Violent Love #1 isn’t the first crime romance story we’ve seen, and it certainly won’t be the last. Over the years there’s been Bonnie and Clyde, True Romance, Natural Born Killers, and more. This book reminded me of a combination of them. It had similar themes to those films, and while it isn’t accidental, it can form an intriguing narrative. Within the first few pages of the comic, Violent Love gives us a little glimpse at the ending of the story, without giving us every detail.
The story written by Frank J Barbiere is said to be inspired by true events. It starts with a young girl named Penny visiting someone she calls Mr. Lou who appears to be her grandfather or a family friend. Mr. Lou used to be a lawman who is now older and retired living in Texas in 1987. When Penny sees the wanted ad containing the names Rock Bradley and Daisy Jane, he explains to Penny that while they were notorious crooks, they also saved his life. We then are treated to Mr. Lou telling Penny all about the dangerous couple, and how they had a very violent love.
From here the book jumps to 1969, and we get our first look at one-half of our violent couple, Daisy Jane. She is a much different person than the one we see in the wanted ad. By the end of this issue we start to see the tragedy that she goes through that sets her path to destruction in motion, or at least the end of her innocence. From waiting tables in a diner and going to college to what she is forced to witness by the end would change anyone. Even the purest of us.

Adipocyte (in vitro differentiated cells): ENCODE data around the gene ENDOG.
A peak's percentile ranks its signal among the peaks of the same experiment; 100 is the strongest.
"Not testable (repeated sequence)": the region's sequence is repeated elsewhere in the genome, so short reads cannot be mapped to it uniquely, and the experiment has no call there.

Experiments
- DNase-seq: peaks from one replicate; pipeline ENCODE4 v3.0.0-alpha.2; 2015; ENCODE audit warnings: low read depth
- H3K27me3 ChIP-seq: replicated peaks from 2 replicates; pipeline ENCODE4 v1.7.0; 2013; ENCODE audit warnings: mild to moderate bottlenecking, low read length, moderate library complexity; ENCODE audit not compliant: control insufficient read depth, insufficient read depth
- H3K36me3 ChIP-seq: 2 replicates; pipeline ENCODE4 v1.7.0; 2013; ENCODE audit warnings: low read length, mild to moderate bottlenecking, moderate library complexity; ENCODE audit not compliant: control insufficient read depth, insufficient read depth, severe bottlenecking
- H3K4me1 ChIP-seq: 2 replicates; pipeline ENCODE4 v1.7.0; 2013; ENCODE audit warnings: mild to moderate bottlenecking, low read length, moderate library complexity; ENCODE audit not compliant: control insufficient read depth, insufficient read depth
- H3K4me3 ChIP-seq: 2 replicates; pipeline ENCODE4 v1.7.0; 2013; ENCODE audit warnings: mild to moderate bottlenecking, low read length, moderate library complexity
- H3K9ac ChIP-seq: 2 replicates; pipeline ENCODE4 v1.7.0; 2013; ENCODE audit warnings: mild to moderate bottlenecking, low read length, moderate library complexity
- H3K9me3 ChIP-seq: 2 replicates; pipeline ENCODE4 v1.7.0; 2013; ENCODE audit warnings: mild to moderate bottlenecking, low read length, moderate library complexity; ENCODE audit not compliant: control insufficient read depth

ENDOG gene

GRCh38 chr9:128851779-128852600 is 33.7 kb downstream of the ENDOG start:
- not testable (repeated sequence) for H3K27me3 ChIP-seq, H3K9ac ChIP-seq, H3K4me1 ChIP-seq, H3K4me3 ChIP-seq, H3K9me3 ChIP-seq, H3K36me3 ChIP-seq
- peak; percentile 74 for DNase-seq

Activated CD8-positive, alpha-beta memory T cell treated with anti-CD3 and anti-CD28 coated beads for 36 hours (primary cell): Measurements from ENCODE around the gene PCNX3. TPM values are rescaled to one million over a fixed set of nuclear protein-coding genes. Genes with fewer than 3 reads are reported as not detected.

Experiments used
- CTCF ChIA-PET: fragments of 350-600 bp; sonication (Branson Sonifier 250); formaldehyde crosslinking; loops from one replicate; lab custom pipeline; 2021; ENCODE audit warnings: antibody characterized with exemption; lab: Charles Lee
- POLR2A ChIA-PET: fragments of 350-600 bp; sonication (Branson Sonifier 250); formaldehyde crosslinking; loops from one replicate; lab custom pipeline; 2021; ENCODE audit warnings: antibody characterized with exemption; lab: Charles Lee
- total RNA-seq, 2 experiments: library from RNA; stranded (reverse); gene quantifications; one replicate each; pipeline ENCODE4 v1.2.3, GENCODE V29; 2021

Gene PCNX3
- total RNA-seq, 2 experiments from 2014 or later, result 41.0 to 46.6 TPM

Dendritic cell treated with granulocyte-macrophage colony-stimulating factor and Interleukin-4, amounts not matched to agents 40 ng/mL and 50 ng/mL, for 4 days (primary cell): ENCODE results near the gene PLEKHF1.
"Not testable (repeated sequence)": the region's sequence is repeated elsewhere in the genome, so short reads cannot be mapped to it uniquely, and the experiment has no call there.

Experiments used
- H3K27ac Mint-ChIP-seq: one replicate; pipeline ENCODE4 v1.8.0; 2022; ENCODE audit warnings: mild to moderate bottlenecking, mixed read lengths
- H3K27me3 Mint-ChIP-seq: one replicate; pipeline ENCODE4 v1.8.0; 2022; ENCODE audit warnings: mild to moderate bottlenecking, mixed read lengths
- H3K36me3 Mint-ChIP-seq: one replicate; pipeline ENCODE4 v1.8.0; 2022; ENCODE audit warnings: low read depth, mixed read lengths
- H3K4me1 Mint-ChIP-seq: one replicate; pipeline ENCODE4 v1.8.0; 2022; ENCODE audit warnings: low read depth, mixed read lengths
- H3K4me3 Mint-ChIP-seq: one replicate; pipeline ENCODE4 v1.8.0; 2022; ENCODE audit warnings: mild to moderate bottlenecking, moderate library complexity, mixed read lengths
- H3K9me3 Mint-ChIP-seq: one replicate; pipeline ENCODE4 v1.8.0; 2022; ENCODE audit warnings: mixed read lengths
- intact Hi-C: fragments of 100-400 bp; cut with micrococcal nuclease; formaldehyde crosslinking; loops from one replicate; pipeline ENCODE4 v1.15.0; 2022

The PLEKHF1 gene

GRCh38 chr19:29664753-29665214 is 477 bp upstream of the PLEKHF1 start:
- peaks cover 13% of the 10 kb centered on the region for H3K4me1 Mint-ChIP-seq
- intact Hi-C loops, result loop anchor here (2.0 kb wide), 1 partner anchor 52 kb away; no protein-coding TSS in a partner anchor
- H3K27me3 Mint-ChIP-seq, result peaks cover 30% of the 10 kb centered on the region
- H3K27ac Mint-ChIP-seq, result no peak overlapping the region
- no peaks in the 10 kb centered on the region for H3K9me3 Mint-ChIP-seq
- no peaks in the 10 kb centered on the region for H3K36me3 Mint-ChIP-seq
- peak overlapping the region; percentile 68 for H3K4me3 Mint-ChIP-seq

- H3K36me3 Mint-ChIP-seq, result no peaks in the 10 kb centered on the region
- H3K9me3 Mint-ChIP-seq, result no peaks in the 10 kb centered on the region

Throughout the story, we also are shown Johnny Nails, who I originally thought was the man in the wanted ad and Daisy’s lover. When I went back and remembered the name Rock Bradley, I was a little happier. Johnny is a very bad man, and he just didn’t seem like a character I could sympathize with. I know that sounds odd, but there are plenty of bad villains that I enjoy, and so far in this issue, Johnny wasn’t one of them. By the end of the issue, he is a very unlikable character, and that would appear to be the point. Thankfully, it would appear that Rock is another character altogether.
I have been a fan of Victor Santos for a while, and he does a nice job with the art in this book. He has a very recognizable and distinct style, and it really stands out. The inking has thick lines, that really make the characters pop. In the violent scenes with Johnny Nails, it makes the characters blend in with the shadows for some very cool but disturbing panels.
I really want to know how Daisy and Rock fall in love, and I want to see how Daisy ends up on the wrong side of the law. I know what she went through is absolutely tragic, but I still am intrigued at what would make her turn to a life of violent crime. There are a lot of unanswered questions, and I am excited for Barbiere and Santos to answer them.
Story: Frank J Barbiere Art: Victor Santos
Story: 9 Art: 9 Overall: 9 Recommendation: Buy
Image provided Graphic Policy with a FREE copy for review